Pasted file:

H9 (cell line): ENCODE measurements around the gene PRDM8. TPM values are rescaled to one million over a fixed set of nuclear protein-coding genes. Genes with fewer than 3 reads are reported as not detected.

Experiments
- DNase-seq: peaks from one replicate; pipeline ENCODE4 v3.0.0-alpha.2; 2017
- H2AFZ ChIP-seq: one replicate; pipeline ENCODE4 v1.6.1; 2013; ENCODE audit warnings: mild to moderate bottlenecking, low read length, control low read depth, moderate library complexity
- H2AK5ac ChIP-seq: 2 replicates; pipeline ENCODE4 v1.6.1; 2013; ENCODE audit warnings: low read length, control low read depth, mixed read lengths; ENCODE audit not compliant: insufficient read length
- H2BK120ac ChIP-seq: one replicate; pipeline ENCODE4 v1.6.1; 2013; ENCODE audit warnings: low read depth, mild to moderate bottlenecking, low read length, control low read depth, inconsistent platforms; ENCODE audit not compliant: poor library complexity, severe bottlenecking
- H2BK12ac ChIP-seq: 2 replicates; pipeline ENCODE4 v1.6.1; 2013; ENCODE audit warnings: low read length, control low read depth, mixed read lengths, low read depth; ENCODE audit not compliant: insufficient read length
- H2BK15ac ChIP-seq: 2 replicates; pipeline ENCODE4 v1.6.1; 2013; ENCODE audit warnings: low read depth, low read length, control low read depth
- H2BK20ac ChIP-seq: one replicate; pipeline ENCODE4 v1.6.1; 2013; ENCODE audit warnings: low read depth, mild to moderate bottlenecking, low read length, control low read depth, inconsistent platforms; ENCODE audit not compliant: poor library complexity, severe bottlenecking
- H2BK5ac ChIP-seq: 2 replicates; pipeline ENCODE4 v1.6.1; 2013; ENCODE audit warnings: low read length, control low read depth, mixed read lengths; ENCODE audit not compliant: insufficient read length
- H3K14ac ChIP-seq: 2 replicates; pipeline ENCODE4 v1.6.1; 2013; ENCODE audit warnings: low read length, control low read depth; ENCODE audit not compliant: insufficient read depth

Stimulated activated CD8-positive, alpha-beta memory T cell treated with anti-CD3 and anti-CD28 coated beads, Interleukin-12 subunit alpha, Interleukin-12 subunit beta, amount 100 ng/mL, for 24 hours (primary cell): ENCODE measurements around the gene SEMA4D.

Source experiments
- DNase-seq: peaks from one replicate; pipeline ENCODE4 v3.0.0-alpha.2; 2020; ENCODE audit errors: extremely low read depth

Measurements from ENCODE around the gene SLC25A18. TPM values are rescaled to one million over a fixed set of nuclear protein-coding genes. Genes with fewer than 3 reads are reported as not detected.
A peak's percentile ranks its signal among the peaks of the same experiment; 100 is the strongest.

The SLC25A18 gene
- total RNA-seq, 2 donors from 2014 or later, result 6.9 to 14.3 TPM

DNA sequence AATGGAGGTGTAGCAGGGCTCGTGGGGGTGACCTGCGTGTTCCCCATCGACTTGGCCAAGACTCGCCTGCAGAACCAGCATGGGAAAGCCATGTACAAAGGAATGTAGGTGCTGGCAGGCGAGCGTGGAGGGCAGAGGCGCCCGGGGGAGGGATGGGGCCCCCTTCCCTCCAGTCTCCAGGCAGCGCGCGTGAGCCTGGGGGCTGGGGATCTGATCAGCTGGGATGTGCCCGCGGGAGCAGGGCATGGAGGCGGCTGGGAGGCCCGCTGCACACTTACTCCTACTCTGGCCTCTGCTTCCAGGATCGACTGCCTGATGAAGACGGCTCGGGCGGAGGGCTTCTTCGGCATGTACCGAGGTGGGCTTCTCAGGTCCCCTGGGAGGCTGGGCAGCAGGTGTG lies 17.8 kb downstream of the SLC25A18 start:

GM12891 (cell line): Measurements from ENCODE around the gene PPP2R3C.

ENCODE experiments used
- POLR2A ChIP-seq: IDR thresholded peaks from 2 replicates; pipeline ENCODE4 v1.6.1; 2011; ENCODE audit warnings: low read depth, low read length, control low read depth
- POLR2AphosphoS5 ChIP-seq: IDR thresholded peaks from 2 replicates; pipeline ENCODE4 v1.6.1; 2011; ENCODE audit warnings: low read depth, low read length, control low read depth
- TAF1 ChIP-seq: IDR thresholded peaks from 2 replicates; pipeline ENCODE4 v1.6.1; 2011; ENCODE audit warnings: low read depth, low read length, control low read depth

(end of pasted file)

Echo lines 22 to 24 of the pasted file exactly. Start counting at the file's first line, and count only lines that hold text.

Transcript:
- POLR2A ChIP-seq: IDR thresholded peaks from 2 replicates; pipeline ENCODE4 v1.6.1; 2011; ENCODE audit warnings: low read depth, low read length, control low read depth
- POLR2AphosphoS5 ChIP-seq: IDR thresholded peaks from 2 replicates; pipeline ENCODE4 v1.6.1; 2011; ENCODE audit warnings: low read depth, low read length, control low read depth
- TAF1 ChIP-seq: IDR thresholded peaks from 2 replicates; pipeline ENCODE4 v1.6.1; 2011; ENCODE audit warnings: low read depth, low read length, control low read depth